If you have existing scripts that access protected systems or privileged accounts, you might have existing local account profiles defined in the /etc/passwd file for which you want to manage passwords. If you have an existing local account, you can use the csetaccount command interactively or in a script to add the local account and corresponding password to the Privileged Access Service.
For example, you can type the following command to set the password interactively for the local root account and add the password for the account to the Privileged Access Service:
This command prompts you for the account password, then stores the account name and password as an unmanaged password in the Privileged Access Service.
To protect the passwords for accounts with privileged access, you can have the passwords managed by the Privileged Access Service. For example, you might have a local administrative account of myoracle that require access to the root account on a remote computer.
If you wanted the Privileged Access Service to manage the password for the myoracle account, you can add the account by running the-following command interactively or in a script:
csetaccoount --managed true myoracle
If you type the correct password for the account, the account is added to the Privileged Access Service and a new randomly-generated password is set. You can verify the new account is listed for the system in the Admin Portal.
If you view details for the account, you can confirm the account password is managed by the Privileged Access Service.
Integrating with other Privileged Access Services
If you don’t already have local accounts for running services and scripts, you can create them using a program such as useradd or by using Access Manager, adedit, or the Access Module for PowerShell if your organization uses additional Privileged Access Service. If you use Privileged Access Services for privilege elevation , you can also define command rights and roles for users who have access to privileged account passwords.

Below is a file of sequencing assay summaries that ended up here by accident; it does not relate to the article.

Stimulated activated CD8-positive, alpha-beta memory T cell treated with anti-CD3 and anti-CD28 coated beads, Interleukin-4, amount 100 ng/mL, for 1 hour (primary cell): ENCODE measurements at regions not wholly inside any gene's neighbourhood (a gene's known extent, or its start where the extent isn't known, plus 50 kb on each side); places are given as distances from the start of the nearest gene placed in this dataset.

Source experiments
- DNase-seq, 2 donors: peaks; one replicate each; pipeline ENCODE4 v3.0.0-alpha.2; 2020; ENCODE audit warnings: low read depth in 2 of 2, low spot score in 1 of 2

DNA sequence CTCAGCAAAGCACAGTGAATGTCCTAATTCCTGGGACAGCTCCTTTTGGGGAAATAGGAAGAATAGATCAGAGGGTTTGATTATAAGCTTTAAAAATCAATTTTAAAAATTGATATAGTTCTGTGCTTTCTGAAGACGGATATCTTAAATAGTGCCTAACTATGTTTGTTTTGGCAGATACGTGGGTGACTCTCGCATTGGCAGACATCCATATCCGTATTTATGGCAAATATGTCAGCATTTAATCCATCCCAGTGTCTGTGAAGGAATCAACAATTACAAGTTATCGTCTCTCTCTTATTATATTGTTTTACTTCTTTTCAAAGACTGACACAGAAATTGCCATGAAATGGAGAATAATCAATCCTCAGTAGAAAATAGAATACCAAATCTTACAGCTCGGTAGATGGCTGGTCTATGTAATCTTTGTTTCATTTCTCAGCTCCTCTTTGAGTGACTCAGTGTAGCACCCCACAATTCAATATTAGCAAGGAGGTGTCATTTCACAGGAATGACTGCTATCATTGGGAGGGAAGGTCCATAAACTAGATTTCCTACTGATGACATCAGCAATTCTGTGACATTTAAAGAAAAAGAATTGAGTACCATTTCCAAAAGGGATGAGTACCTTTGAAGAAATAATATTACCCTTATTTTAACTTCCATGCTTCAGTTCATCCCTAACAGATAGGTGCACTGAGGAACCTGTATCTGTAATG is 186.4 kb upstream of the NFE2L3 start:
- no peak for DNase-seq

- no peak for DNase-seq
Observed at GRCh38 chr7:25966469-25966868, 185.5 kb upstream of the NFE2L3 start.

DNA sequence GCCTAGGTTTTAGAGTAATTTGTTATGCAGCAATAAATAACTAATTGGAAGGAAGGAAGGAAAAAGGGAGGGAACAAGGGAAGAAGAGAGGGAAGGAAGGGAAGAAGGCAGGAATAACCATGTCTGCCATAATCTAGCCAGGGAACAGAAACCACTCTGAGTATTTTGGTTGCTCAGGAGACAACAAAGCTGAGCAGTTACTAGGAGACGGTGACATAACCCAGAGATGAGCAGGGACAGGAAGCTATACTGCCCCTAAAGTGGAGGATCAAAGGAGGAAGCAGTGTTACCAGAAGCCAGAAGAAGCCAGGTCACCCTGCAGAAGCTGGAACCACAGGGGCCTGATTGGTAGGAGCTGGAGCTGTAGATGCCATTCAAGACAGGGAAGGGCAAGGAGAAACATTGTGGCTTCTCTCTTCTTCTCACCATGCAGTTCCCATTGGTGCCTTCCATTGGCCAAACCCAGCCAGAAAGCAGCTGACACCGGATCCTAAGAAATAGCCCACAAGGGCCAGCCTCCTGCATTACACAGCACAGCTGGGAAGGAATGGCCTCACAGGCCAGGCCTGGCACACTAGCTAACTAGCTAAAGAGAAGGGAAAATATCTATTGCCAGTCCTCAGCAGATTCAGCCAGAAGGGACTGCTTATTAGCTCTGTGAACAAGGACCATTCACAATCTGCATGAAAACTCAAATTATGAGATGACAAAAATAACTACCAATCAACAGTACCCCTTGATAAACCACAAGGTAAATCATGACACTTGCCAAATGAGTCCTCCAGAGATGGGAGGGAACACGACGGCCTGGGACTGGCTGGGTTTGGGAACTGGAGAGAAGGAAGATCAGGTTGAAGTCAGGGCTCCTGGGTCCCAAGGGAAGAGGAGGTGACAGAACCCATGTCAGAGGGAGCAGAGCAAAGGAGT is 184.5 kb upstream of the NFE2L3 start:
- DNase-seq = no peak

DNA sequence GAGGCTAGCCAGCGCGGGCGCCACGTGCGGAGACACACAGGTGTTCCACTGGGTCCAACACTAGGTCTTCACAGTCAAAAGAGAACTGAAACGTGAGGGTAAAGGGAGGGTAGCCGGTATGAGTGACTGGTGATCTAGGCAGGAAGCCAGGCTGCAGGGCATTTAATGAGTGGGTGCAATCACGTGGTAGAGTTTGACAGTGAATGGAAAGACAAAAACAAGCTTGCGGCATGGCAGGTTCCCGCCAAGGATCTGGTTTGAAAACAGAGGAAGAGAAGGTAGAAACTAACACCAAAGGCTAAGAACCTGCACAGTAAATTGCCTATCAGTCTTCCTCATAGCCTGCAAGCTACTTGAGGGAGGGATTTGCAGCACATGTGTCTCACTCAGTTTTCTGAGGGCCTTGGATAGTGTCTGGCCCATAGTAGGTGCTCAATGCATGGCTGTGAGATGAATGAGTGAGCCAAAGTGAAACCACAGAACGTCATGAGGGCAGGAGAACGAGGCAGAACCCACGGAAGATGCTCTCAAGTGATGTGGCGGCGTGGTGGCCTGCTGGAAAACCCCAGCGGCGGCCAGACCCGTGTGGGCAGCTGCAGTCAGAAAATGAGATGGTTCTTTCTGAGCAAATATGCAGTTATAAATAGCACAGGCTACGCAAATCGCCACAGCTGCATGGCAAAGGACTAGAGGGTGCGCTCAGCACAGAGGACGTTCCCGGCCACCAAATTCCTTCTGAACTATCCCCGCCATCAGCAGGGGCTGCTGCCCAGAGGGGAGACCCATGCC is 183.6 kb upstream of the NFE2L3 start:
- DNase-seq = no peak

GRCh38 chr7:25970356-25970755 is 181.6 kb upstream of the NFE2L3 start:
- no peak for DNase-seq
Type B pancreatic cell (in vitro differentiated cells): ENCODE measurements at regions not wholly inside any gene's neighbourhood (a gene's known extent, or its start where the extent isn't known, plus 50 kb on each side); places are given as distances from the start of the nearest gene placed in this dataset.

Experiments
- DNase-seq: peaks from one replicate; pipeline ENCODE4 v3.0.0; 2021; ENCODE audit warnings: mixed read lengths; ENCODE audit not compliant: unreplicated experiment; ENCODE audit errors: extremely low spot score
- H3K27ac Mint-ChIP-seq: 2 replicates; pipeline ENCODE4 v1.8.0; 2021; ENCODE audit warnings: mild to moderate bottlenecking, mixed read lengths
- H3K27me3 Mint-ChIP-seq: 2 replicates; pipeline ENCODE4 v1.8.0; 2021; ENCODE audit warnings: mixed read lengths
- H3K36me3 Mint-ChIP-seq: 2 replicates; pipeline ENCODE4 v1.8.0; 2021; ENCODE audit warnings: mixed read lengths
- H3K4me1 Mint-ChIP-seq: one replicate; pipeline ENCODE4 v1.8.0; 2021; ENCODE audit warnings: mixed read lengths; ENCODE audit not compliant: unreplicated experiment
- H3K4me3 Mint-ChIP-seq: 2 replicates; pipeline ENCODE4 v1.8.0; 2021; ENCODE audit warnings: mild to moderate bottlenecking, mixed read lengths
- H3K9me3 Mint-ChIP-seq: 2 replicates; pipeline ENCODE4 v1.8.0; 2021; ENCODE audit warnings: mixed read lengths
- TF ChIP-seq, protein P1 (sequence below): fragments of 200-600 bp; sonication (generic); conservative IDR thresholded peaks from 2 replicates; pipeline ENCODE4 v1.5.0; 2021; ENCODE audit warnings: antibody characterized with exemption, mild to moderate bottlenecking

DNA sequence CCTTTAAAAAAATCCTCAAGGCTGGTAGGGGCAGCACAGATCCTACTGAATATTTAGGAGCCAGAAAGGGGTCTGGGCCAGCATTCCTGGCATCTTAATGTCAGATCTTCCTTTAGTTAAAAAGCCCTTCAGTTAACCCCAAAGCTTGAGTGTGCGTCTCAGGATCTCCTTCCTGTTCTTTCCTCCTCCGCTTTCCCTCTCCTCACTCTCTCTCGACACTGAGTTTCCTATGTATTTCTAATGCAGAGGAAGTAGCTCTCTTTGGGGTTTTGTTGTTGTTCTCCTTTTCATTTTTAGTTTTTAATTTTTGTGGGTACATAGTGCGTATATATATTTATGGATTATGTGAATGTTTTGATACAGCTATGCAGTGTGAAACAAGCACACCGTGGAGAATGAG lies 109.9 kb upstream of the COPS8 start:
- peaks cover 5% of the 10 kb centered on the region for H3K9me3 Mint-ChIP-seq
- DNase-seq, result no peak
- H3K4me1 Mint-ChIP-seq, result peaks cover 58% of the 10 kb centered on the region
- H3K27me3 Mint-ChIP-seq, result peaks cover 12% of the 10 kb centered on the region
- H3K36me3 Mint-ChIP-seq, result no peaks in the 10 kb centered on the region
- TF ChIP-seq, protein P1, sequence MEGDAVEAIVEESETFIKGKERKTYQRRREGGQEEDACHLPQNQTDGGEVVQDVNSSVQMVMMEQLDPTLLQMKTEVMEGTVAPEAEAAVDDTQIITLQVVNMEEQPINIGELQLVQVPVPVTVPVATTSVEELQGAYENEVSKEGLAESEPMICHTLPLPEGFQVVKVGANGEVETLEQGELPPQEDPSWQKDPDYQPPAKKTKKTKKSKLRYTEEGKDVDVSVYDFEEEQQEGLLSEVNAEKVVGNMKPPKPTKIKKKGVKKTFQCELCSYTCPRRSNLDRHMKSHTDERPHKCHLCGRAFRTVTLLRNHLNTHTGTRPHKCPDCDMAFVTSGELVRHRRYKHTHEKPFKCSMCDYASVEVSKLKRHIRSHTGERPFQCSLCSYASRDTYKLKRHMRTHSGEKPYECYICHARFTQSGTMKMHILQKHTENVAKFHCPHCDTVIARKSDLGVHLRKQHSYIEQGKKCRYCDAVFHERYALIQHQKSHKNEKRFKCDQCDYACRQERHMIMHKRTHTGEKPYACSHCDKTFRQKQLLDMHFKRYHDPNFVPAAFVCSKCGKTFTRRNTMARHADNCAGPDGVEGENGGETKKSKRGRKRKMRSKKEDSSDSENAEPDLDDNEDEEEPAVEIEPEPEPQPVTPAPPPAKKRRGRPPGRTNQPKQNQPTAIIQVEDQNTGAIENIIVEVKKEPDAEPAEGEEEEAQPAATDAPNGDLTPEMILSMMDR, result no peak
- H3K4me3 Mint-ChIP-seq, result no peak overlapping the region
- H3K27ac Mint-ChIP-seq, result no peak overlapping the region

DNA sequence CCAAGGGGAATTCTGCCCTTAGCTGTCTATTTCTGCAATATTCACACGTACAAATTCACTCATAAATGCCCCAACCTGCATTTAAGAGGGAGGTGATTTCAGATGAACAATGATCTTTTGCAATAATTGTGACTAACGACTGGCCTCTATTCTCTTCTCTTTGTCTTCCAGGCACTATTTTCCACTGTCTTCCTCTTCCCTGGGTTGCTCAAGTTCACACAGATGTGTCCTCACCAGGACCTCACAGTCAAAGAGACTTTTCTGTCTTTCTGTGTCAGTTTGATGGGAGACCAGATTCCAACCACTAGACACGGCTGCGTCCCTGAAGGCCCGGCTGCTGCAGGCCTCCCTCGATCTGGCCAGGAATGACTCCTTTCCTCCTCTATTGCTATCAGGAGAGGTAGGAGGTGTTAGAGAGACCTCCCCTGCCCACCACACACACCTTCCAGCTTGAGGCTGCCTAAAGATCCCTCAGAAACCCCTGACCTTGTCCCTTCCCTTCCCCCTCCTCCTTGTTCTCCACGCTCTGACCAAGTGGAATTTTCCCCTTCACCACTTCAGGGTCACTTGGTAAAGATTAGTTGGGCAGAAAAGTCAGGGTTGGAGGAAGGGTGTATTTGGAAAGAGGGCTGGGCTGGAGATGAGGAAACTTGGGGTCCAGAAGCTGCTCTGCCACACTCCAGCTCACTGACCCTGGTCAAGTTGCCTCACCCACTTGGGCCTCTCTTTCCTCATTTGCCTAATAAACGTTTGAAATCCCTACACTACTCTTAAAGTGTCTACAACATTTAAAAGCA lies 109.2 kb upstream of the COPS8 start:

For an example that illustrates how to use client commands in a notification script to set randomly-generated passwords for local accounts, then store those passwords in the Privileged Access Service, see the sample script in the /usr/share/centrifycc/samples/localacctmgmt directory.
Selecting the password storage location
Passwords can be stored securely in the Privileged Access Service or in a key management appliance such as SafeNet KeySecure. However, configuring the password storage location is done separately from adding passwords to the Privileged Access Service. For information about configuring the password storage location, see Managing password storage.